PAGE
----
Ur-Nammu (or Ur-Namma, Ur-Engur, Ur-Gur, ca. 2047-2030 BC short chronology) founded the Sumerian 3rd dynasty of Ur, in southern Mesopotamia, following several centuries of Akkadian and Gutian rule. He was succeeded by his son Shulgi, after an eighteen-year reign. His death on the battle-field against the Gutians (after he had been abandoned by his army) was commemorated in a long Sumerian poetic composition.
His main achievement was state-building, and Ur-Nammu is chiefly remembered today for his legal code, the Code of Ur-Nammu, arguably the oldest surviving example in the world. He was also responsible for ordering the construction of a number of stepped temples, called ziggurats, including the Great Ziggurat of Ur.  Among his military exploits were the conquest of Lagash and the defeat of his former masters at Uruk. He was eventually recognized as a significant regional ruler (of Ur, Eridu, and Uruk) at a coronation in Nippur, and is believed to have constructed buildings at Nippur, Larsa, Kish, Adab, and Umma. He was known for restoring the roads and general order after the Gutian period.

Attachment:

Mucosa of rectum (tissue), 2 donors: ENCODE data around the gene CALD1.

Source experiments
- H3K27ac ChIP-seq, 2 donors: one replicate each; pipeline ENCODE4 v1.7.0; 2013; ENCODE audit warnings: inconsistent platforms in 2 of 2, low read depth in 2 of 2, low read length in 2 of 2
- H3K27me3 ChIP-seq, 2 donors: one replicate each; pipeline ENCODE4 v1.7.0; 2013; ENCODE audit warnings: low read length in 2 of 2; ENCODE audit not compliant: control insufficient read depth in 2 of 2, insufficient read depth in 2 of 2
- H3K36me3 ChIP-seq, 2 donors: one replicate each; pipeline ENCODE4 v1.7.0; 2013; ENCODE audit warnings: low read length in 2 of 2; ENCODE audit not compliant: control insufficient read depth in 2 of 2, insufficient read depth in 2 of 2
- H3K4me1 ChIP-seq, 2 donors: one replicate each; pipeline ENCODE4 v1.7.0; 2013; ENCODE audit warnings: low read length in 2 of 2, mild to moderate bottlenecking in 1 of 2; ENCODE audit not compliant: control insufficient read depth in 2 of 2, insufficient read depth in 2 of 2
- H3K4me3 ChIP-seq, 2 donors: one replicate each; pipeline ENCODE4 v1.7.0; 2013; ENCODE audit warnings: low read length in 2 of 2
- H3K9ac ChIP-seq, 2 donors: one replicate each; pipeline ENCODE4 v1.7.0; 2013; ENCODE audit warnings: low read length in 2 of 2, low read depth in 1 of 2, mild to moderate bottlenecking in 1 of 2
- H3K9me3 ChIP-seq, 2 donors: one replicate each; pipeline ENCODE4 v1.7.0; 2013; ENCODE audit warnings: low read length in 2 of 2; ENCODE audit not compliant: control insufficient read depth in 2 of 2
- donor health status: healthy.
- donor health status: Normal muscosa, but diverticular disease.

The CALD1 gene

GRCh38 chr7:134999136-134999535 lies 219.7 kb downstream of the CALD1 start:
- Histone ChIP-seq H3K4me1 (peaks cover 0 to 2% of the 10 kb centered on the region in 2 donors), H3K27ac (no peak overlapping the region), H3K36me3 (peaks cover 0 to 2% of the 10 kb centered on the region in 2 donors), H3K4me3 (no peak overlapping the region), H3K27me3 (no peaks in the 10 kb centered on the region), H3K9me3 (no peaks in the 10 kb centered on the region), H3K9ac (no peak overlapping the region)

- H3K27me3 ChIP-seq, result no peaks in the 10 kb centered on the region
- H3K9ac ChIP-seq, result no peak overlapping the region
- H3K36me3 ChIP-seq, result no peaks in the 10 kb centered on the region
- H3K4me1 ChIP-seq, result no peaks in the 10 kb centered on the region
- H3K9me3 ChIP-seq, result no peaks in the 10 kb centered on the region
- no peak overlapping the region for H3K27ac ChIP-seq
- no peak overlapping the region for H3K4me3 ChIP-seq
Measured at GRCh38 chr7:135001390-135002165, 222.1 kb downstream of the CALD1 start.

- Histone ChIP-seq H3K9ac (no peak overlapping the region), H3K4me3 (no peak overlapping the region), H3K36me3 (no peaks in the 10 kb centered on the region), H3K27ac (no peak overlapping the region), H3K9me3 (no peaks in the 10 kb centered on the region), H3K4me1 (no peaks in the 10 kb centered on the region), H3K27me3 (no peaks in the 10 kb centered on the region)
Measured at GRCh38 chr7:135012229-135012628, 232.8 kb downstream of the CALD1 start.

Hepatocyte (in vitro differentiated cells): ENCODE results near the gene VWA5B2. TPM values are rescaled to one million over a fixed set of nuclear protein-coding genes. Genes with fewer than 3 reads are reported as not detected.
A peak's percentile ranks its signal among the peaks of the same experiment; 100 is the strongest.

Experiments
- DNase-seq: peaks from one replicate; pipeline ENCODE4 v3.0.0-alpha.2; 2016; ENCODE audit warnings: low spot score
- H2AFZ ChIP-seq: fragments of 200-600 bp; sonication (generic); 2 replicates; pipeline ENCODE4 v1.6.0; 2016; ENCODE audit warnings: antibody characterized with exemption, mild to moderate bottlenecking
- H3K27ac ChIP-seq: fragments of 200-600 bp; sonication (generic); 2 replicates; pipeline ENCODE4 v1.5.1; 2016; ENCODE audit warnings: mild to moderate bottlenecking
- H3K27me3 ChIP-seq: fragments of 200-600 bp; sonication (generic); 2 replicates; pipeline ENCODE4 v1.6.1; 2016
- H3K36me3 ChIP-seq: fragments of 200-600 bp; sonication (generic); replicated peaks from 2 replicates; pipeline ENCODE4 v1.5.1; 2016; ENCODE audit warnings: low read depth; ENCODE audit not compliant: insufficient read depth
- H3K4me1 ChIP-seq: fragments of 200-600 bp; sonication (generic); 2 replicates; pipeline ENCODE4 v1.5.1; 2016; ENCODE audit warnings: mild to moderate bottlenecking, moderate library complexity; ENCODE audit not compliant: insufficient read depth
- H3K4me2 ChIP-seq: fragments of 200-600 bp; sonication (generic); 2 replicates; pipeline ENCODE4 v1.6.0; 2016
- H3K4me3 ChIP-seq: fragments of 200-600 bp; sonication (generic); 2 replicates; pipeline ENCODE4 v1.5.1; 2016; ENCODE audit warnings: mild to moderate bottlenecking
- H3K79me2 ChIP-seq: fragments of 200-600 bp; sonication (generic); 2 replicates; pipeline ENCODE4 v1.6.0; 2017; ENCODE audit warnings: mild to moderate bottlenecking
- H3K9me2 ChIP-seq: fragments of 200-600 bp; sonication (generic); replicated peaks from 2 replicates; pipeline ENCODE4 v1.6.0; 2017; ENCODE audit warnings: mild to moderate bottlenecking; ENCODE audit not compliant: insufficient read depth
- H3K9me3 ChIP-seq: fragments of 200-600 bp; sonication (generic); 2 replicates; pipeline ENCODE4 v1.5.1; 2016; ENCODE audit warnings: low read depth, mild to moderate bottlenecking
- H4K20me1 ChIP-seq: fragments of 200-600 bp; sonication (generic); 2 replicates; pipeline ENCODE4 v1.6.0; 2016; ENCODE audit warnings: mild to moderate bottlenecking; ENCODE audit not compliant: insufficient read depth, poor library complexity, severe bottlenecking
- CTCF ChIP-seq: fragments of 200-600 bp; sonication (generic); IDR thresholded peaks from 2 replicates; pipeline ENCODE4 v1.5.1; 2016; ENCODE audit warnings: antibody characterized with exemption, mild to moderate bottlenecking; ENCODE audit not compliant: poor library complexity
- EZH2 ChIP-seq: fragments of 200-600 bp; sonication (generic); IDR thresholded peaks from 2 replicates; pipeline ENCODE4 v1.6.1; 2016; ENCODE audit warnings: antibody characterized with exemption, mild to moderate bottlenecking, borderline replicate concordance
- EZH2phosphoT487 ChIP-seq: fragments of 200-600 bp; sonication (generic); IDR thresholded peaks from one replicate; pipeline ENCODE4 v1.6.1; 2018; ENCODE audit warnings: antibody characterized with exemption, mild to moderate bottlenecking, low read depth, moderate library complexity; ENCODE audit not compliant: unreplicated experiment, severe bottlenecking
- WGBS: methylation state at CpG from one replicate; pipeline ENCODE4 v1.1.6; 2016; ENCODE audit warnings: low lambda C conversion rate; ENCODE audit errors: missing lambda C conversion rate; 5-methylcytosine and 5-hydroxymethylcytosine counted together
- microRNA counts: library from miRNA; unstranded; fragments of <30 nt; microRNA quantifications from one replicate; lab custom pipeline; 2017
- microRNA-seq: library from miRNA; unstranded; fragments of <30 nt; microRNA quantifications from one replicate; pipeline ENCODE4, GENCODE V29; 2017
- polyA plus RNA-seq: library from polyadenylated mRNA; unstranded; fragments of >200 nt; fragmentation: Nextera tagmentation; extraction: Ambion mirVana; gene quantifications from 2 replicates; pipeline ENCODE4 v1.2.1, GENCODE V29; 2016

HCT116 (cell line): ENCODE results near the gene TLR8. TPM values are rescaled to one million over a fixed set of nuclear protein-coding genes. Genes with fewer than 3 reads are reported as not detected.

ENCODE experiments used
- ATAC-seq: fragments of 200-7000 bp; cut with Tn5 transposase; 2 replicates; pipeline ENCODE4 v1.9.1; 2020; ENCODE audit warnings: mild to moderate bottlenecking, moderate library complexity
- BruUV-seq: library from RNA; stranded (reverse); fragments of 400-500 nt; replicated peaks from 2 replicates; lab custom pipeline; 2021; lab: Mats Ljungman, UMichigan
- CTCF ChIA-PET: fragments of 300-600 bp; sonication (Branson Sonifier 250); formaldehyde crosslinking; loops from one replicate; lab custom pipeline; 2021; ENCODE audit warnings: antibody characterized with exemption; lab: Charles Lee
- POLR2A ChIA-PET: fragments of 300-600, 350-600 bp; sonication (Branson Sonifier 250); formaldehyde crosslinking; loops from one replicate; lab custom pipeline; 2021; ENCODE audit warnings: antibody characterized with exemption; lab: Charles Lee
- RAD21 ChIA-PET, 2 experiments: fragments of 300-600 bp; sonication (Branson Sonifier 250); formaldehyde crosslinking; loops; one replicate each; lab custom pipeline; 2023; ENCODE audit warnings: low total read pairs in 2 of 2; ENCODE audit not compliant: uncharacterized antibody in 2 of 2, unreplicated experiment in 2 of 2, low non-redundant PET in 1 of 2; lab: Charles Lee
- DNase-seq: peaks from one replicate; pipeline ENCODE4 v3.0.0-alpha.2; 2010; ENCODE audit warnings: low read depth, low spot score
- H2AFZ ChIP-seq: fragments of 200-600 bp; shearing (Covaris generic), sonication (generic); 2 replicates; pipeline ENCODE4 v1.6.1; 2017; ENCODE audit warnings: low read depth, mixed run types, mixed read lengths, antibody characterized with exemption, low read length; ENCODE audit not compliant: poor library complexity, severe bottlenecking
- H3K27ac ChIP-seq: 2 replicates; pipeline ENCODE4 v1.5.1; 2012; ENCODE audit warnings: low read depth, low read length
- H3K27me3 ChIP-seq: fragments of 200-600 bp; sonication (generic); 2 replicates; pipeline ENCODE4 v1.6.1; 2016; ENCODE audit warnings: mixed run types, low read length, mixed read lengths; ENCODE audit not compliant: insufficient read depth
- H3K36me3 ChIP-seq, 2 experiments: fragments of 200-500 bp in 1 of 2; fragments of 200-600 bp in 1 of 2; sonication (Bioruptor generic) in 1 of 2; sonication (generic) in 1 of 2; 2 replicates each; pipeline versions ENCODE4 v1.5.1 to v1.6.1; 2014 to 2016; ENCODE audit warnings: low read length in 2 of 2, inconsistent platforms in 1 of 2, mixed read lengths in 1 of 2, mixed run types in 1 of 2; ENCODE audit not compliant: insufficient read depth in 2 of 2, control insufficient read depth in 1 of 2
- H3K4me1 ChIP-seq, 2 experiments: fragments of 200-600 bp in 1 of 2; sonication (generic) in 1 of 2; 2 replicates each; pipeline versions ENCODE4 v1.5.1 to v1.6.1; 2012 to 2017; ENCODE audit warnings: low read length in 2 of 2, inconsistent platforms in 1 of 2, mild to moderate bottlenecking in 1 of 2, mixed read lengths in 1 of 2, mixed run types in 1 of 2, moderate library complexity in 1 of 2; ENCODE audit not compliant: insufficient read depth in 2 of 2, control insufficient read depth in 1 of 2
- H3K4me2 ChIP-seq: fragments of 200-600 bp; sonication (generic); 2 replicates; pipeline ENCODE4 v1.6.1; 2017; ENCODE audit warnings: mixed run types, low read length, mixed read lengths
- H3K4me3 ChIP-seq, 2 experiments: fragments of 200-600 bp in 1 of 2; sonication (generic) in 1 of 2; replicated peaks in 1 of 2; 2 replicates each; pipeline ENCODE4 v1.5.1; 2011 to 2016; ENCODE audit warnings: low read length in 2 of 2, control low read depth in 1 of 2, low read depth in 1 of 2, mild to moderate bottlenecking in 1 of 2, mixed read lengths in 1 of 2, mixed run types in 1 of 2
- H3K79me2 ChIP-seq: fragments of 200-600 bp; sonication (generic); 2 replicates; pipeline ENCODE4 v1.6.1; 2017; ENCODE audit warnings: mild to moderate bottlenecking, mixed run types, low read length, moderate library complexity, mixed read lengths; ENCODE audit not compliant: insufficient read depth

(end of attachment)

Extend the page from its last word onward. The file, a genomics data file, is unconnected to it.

Year-names are known for 17 of his 18 years, but their order is uncertain. One year-name of his reign records the devastation of Gutium, while two years seem to commemorate his legal reforms: "Year in which Ur-Nammu the king put in order the ways (of the people in the country) from below to above", and "Year Ur-Nammu made justice in the land".